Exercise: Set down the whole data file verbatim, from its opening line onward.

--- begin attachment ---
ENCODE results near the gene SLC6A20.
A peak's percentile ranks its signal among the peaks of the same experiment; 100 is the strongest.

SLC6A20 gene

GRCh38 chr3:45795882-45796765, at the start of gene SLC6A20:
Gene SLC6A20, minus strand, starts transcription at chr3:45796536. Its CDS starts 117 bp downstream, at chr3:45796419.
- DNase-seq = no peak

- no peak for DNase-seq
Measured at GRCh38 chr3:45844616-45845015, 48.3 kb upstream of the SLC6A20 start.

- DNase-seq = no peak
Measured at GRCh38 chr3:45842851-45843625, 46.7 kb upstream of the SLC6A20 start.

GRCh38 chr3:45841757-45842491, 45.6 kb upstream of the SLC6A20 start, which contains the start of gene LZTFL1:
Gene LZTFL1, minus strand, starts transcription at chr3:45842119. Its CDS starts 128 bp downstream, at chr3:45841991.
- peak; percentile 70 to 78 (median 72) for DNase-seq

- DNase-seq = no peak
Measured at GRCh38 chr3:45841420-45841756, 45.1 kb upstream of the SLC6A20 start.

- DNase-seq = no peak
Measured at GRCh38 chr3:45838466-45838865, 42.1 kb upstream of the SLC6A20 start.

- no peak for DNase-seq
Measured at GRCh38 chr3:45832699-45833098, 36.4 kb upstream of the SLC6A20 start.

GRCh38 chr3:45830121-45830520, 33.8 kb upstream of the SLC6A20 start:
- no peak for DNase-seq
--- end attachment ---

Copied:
ENCODE results near the gene SLC6A20.
A peak's percentile ranks its signal among the peaks of the same experiment; 100 is the strongest.

SLC6A20 gene

GRCh38 chr3:45795882-45796765, at the start of gene SLC6A20:
Gene SLC6A20, minus strand, starts transcription at chr3:45796536. Its CDS starts 117 bp downstream, at chr3:45796419.
- DNase-seq = no peak

- no peak for DNase-seq
Measured at GRCh38 chr3:45844616-45845015, 48.3 kb upstream of the SLC6A20 start.

- DNase-seq = no peak
Measured at GRCh38 chr3:45842851-45843625, 46.7 kb upstream of the SLC6A20 start.

GRCh38 chr3:45841757-45842491, 45.6 kb upstream of the SLC6A20 start, which contains the start of gene LZTFL1:
Gene LZTFL1, minus strand, starts transcription at chr3:45842119. Its CDS starts 128 bp downstream, at chr3:45841991.
- peak; percentile 70 to 78 (median 72) for DNase-seq

- DNase-seq = no peak
Measured at GRCh38 chr3:45841420-45841756, 45.1 kb upstream of the SLC6A20 start.

- DNase-seq = no peak
Measured at GRCh38 chr3:45838466-45838865, 42.1 kb upstream of the SLC6A20 start.

- no peak for DNase-seq
Measured at GRCh38 chr3:45832699-45833098, 36.4 kb upstream of the SLC6A20 start.

GRCh38 chr3:45830121-45830520, 33.8 kb upstream of the SLC6A20 start:
- no peak for DNase-seq